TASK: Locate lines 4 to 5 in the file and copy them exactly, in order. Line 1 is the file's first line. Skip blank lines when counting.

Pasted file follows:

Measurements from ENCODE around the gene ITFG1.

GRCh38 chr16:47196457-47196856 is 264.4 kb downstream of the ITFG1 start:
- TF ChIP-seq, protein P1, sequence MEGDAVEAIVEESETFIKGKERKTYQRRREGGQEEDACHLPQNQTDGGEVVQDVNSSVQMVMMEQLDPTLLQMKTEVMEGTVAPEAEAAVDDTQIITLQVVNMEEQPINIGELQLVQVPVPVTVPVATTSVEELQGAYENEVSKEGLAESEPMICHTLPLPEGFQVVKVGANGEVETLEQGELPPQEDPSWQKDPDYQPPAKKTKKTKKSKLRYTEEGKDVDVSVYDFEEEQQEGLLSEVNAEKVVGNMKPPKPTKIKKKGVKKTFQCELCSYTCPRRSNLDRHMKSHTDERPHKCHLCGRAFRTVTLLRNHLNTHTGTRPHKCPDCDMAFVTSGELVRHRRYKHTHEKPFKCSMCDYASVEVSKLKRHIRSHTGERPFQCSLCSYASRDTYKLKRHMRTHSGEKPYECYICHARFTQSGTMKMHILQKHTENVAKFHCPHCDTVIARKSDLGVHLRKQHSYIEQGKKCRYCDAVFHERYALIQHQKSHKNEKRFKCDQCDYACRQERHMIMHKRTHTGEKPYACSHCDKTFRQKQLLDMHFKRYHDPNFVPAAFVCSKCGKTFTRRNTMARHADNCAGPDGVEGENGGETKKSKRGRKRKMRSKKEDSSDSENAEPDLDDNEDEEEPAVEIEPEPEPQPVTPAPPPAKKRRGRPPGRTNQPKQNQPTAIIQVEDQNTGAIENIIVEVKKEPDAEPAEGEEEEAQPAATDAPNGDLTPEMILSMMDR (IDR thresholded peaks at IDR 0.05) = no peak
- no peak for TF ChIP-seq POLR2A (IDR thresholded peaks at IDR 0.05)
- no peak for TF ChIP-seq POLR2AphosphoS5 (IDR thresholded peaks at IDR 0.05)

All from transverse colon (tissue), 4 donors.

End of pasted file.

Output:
- no peak for TF ChIP-seq POLR2A (IDR thresholded peaks at IDR 0.05)
- no peak for TF ChIP-seq POLR2AphosphoS5 (IDR thresholded peaks at IDR 0.05)